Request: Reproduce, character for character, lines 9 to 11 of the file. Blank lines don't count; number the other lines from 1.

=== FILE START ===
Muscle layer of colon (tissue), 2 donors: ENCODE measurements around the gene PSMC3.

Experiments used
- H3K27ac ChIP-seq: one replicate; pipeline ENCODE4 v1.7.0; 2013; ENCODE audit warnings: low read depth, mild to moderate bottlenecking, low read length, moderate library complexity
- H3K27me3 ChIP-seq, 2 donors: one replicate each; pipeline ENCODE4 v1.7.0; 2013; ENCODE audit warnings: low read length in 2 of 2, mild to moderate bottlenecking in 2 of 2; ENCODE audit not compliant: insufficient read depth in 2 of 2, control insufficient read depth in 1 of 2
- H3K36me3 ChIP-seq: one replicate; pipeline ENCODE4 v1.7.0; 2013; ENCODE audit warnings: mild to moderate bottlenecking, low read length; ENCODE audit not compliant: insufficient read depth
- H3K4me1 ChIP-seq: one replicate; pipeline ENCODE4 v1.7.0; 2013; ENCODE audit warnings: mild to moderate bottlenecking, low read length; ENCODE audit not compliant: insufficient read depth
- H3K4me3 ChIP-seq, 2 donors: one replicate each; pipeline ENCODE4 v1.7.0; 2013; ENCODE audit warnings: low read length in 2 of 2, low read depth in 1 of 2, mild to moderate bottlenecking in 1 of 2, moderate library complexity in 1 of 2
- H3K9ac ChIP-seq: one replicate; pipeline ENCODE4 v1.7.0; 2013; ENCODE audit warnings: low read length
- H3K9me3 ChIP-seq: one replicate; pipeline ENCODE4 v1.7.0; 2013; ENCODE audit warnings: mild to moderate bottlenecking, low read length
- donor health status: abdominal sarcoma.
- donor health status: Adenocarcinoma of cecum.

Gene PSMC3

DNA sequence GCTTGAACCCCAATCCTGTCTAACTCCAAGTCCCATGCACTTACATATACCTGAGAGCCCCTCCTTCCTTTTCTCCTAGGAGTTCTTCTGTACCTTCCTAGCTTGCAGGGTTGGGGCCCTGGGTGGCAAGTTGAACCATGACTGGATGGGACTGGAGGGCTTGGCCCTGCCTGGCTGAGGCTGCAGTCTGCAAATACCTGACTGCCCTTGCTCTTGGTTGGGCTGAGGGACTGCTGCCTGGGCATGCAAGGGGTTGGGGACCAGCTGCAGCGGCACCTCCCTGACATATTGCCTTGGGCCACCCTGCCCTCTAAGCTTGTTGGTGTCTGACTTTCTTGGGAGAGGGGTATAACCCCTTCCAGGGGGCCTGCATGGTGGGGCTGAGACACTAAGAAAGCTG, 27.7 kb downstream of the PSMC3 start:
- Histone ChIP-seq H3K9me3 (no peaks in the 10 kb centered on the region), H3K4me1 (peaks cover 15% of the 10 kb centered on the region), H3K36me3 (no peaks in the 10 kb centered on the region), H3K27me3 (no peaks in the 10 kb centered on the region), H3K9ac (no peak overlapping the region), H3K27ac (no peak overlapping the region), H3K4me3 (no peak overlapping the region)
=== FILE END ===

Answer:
- H3K9me3 ChIP-seq: one replicate; pipeline ENCODE4 v1.7.0; 2013; ENCODE audit warnings: mild to moderate bottlenecking, low read length
- donor health status: abdominal sarcoma.
- donor health status: Adenocarcinoma of cecum.